Judging Beers by Sam Fitz – Vol. 6 – Beer & Whiskey: Perfect Partners

Sam Fitz is a Certified Cicerone® and the Beer Director at Meridian Pint and Smoke & Barrel. Read Sam’s take on Firestone Double Jack here.

Beer and whisky are perfect partners. Intimately related, the two are made with nearly the same ingredients and processes. In both cases, sugars are extracted from malt (modified grain) and the resulting sugar water is inoculated with yeast with the expectation of boozy goodness. Beer, of course, has hops, and whisky is distilled subsequently to intensify the spirits’ impact. Despite these small differences, the two are a natural pairing.

Purveyors of good beer usually have at least a few good whiskies on hand. Even if it’s just a familiar bottle of Jameson or an excellent Basil Hayden’s, good beer drinkers frequently want a whisky chaser. There used to be a widely recognized term for this: a boilermaker. Although the name has lost its familiarity, the tradition continues.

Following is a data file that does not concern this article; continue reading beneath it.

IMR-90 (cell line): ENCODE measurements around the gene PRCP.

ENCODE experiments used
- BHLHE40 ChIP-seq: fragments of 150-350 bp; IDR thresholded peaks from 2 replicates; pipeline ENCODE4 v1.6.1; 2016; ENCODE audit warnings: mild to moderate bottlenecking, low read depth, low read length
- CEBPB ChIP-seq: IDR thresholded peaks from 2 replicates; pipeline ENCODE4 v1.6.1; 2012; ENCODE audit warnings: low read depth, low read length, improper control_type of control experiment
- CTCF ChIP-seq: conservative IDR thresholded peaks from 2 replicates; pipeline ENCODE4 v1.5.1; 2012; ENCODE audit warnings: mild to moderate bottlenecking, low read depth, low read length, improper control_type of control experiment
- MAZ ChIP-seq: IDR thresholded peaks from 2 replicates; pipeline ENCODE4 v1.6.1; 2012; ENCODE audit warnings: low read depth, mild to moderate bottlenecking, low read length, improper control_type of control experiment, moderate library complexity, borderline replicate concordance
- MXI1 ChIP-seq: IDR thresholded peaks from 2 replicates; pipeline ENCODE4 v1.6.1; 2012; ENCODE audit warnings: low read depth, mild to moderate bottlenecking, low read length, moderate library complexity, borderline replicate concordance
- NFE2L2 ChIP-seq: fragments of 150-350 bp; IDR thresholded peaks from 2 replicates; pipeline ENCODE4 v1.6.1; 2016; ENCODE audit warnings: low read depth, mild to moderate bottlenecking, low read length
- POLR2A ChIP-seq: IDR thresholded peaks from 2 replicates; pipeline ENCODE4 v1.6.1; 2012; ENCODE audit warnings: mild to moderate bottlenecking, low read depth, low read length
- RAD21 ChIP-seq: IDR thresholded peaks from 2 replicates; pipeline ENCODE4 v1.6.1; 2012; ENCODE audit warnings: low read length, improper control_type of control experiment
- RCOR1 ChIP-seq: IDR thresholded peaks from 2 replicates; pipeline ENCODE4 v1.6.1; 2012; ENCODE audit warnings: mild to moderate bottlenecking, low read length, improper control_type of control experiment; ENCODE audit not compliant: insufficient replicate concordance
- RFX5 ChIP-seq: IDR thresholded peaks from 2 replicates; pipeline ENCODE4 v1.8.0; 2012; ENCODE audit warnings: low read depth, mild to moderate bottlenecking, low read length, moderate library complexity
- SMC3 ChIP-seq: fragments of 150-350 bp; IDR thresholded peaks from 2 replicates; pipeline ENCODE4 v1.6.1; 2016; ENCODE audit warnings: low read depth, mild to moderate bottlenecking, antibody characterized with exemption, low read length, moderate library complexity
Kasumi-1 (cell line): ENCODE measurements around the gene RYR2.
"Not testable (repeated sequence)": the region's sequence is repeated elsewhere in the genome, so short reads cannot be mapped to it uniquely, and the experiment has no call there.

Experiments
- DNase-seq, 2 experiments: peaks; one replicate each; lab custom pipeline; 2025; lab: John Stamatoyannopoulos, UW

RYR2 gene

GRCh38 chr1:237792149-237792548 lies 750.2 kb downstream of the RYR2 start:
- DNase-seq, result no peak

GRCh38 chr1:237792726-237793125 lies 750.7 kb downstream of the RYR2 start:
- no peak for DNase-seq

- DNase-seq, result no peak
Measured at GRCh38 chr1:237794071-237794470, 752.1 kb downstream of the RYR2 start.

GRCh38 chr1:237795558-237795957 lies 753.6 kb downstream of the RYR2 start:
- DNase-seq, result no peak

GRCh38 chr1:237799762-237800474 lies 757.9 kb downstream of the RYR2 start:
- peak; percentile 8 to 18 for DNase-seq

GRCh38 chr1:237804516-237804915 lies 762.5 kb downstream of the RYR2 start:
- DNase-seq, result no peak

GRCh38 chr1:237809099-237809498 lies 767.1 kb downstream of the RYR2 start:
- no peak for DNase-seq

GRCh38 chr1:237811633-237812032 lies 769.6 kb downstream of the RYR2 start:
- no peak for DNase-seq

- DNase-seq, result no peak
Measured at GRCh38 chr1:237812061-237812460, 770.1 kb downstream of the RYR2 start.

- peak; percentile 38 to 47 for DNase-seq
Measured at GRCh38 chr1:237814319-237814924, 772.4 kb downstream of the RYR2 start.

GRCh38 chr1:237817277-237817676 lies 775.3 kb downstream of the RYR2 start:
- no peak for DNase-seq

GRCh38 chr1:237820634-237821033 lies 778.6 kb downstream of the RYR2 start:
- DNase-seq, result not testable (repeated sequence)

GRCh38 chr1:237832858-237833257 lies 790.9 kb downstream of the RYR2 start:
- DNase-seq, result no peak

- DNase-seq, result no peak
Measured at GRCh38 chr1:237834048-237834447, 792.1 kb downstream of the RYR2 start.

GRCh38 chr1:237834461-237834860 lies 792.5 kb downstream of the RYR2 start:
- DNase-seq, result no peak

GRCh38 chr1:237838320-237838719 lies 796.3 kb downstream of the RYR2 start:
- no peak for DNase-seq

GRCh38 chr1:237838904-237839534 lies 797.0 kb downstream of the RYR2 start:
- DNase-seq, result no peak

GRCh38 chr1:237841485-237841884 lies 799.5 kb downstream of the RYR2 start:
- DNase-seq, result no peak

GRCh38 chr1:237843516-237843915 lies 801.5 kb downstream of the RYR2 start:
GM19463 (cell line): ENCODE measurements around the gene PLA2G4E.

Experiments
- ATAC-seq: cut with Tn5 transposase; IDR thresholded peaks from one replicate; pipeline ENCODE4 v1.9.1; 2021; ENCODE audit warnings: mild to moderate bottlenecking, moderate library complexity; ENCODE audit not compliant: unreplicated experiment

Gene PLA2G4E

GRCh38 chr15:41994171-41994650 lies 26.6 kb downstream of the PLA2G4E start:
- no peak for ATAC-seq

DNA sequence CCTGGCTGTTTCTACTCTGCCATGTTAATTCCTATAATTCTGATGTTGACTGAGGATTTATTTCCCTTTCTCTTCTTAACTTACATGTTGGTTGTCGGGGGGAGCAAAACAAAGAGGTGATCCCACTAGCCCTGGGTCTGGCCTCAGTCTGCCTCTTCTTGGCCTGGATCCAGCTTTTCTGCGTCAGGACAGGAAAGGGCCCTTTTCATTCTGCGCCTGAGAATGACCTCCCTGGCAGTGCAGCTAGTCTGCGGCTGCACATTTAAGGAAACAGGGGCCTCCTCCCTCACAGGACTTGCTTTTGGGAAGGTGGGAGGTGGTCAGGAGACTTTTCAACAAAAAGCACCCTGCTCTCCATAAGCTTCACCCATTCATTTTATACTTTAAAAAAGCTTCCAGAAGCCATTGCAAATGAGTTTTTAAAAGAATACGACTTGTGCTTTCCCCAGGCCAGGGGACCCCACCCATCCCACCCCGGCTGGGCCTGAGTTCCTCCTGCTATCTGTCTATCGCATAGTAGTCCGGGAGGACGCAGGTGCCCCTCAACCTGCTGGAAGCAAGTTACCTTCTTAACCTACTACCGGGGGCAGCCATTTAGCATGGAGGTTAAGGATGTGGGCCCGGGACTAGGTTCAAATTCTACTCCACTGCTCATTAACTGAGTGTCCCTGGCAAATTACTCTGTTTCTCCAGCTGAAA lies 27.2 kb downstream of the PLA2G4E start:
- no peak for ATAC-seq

Taking the classic boilermaker to its furthest extreme, pouring a brew over the top of a shot of whisky, is an endeavor for the brave–or perhaps the overly ambitious. Either way, it’s an experience you won’t soon forget.

Strength is the obvious draw of the boilermaker, and a PBR on top of a shot of rail whiskey easily accomplishes this. The diluted wateriness of the PBR masks the burn of the cheap whisky and makes a bunch of booze beyond tolerable. It’s definitely a field day for heavy drinkers. But what about a craft boilermaker? This is an incarnation that, despite its fortitude, is prized for its aroma, taste, feel and all the other wonderful sensations good beer and whisky can conjure. Enter Governor Hal.